A Red Herring Without Mustard

Alan Bradley’s audience is hard to pindown. With an 11-year-old detective at its center—to whom the word”precocious” seems to inevitably apply—his award-winning Flavia deLuce mystery series occupies that slippery and subjective space between”young adult” literature and the traditionally grown-up mysterygenre. Carefully rooted in a historically precise mid-century England, theseries that opened with The Sweetness atthe Bottom of the Pie nevertheless spins analmost Gothic mood around the doings of its feisty heroine, a girl whose keeninstincts are matched by her innate powers of deductive reasoning.

WhenA Red Herring Without Mustard—the third book in theseries—opens, Flavia is getting her fortune told. “You frighten me,”says the soothsayer, “Never have I seen my crystal ball so filled withdarkness.” But little does the gypsy woman know, living in her caravan atBucksaw, that this prophecy, in fact, portends her own demise.

WhenFlavia later discovers the gypsy crumpled in her caravan, bloody and beaten,she immediately suspects that the crime is an act of revenge—a reprisal bysomeone wrongly convinced that the gypsy was to blame for the decades-oldabduction of a local child. But in the midst of her mulling, Flavia findsanother corpse, this one an infamous derelict once caught loitering on the deLuces’ grounds. She sets off on her bicycle for the countryside and beginscollecting clues that will help her solve these gruesome enigmas. On herjourney, she meets a dashing painter who possesses a mysterious portrait, onewhose subject matter and history might just be able to tell Flavia about herown inner workings and provenance. It’s up to Flavia, with her virtuosicresearch skills and knack for toxicology, to parse the mystery and extract thetruth from the falsehoods.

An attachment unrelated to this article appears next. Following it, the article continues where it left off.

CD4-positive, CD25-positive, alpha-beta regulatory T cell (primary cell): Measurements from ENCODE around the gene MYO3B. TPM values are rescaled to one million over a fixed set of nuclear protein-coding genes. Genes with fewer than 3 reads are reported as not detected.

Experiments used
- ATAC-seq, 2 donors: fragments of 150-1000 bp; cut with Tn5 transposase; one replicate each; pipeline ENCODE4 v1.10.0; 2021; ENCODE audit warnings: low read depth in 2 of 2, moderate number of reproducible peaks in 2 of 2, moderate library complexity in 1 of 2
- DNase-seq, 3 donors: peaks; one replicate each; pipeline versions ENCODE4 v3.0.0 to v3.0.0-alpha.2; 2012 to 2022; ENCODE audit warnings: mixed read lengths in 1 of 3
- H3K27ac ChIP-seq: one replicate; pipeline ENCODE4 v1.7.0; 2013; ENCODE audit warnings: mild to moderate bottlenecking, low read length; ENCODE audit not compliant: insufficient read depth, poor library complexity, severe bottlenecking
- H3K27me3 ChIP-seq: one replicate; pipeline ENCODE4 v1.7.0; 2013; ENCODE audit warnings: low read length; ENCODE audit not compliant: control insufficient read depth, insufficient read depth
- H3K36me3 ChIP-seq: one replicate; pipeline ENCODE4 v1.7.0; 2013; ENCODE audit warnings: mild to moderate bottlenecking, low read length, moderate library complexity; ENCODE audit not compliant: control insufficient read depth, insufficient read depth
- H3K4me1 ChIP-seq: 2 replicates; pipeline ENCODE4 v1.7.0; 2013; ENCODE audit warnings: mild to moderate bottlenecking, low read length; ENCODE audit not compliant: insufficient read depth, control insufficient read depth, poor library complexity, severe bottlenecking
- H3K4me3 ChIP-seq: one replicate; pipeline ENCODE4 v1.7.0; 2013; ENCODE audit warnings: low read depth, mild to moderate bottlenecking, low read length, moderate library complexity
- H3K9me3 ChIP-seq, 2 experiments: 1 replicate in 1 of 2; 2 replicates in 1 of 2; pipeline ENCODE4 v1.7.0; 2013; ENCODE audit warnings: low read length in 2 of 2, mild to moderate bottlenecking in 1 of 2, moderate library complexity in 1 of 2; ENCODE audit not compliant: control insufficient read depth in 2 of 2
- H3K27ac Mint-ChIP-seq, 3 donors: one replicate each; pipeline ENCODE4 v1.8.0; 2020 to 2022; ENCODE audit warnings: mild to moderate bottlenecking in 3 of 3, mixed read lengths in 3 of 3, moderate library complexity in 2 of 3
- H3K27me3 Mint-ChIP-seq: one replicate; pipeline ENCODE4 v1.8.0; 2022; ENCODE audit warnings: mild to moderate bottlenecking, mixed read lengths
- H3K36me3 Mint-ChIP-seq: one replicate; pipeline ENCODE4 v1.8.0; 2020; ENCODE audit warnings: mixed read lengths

Not only does Bradley knowhow to make us turn a page, but A RedHerring Without Mustard—like TheSweetness at the Bottom of the Pie and TheWeed That Strings the Hangman’s Bag before it—has an inventiveand witty protagonist, fully developed characters, and an acutely specificmilieu: the land-rich, cash-poor gentry of rural post-war England. It’s arichly imagined world—one that readers can navigate with delight and rapture.Bradley’s message is a noble one that should not go lost on his youngestreaders. Flavia’s charm shows that intelligence comes with not only ethicalresponsibility but with moral satisfaction too.

AliceGregory is a freelance writer living in Brooklyn. She’s written for The NewYork Observer, n+1, New York, and NPR, among otherpublications.